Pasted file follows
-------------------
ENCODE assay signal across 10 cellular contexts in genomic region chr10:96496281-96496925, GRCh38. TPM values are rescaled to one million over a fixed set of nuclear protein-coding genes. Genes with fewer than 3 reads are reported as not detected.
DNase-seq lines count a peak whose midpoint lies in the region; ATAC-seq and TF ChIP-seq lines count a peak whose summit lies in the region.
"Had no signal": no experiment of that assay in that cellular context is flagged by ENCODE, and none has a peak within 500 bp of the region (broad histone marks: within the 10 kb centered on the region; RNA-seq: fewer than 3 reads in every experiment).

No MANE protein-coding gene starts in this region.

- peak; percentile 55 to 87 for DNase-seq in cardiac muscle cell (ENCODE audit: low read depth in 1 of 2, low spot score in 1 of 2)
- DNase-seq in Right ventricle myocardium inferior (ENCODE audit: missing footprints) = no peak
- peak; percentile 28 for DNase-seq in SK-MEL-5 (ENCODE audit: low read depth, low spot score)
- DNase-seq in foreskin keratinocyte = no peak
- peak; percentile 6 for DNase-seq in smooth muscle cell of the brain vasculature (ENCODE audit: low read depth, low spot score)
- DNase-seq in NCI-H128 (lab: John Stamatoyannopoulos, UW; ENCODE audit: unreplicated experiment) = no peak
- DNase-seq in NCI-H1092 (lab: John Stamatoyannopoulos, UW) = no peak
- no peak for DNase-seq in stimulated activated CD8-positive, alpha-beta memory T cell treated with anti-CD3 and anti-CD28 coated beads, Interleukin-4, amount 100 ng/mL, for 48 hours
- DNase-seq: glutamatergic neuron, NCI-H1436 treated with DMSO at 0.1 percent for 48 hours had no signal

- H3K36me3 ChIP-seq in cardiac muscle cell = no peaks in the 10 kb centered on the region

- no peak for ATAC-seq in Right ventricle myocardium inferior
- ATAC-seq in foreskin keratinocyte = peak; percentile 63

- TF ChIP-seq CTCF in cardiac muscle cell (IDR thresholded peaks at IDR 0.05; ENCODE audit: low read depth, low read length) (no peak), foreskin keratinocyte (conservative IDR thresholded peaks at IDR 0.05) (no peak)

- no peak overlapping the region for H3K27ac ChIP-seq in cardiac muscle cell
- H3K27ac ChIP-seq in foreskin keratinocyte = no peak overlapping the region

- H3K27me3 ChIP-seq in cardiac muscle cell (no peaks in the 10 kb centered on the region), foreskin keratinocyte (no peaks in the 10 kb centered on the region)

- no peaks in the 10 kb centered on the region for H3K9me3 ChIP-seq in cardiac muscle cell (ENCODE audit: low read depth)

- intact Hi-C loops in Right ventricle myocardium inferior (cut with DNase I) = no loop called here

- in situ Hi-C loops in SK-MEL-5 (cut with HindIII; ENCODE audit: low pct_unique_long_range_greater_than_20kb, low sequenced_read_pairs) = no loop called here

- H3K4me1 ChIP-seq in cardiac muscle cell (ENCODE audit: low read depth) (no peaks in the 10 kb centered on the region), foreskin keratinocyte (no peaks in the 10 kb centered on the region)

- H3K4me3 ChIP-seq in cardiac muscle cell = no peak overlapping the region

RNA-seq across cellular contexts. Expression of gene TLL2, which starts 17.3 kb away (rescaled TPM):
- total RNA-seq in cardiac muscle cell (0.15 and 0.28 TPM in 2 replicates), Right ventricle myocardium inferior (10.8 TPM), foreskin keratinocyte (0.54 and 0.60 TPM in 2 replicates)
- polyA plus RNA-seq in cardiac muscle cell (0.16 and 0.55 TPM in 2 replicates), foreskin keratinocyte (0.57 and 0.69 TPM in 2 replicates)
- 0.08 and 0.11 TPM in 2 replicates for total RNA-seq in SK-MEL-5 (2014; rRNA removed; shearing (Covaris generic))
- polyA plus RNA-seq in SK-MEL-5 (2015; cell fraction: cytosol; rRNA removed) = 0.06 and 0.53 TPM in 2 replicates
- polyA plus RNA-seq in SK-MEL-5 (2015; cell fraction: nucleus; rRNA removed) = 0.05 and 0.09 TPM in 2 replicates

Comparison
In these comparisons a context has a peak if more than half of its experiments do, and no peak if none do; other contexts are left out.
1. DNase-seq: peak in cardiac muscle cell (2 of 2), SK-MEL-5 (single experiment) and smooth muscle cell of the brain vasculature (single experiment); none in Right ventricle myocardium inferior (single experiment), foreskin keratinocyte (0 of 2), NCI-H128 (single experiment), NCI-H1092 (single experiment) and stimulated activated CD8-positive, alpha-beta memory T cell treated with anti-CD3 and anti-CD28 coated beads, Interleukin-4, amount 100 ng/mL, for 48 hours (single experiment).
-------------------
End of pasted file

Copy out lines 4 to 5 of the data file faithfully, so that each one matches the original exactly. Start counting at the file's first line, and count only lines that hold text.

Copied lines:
No MANE protein-coding gene starts in this region.

- peak; percentile 55 to 87 for DNase-seq in cardiac muscle cell (ENCODE audit: low read depth in 1 of 2, low spot score in 1 of 2)